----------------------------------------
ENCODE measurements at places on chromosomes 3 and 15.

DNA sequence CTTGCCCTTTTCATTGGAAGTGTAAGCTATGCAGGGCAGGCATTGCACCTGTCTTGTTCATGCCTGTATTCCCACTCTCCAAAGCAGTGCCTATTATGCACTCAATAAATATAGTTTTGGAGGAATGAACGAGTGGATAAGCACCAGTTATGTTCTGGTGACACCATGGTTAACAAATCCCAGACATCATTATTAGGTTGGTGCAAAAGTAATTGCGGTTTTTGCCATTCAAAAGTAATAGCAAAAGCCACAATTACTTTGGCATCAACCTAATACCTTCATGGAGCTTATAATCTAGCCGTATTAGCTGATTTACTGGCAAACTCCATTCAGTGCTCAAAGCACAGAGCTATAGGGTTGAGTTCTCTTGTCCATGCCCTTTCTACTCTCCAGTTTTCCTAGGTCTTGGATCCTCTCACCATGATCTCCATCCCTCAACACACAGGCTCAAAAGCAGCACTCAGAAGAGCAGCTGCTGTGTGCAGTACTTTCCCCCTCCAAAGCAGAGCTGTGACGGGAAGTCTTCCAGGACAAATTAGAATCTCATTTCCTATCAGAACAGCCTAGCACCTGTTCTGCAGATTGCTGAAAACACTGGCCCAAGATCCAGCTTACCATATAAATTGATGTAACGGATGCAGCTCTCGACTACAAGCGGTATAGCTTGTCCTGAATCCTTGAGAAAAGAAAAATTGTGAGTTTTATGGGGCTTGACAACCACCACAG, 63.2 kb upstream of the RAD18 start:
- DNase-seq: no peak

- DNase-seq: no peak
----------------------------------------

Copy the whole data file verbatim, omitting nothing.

ENCODE measurements at places on chromosomes 3 and 15.

DNA sequence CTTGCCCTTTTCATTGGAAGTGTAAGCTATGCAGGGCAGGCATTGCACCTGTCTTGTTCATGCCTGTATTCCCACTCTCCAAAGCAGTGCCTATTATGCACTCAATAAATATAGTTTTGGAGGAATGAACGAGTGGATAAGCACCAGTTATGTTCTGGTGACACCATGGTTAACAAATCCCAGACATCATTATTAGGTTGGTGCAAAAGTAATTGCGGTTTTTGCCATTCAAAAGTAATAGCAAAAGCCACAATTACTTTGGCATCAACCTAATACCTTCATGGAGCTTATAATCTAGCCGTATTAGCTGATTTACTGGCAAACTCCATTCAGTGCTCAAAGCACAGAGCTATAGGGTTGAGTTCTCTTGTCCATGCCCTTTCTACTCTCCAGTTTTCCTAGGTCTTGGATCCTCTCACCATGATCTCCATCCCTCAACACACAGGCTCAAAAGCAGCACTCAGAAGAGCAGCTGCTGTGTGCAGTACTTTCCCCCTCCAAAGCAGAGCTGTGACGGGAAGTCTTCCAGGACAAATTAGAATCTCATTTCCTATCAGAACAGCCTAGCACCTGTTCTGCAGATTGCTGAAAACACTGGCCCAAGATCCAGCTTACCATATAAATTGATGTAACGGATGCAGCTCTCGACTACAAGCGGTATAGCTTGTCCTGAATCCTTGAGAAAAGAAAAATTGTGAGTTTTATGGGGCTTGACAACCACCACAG, 63.2 kb upstream of the RAD18 start:
- DNase-seq: no peak

- DNase-seq: no peak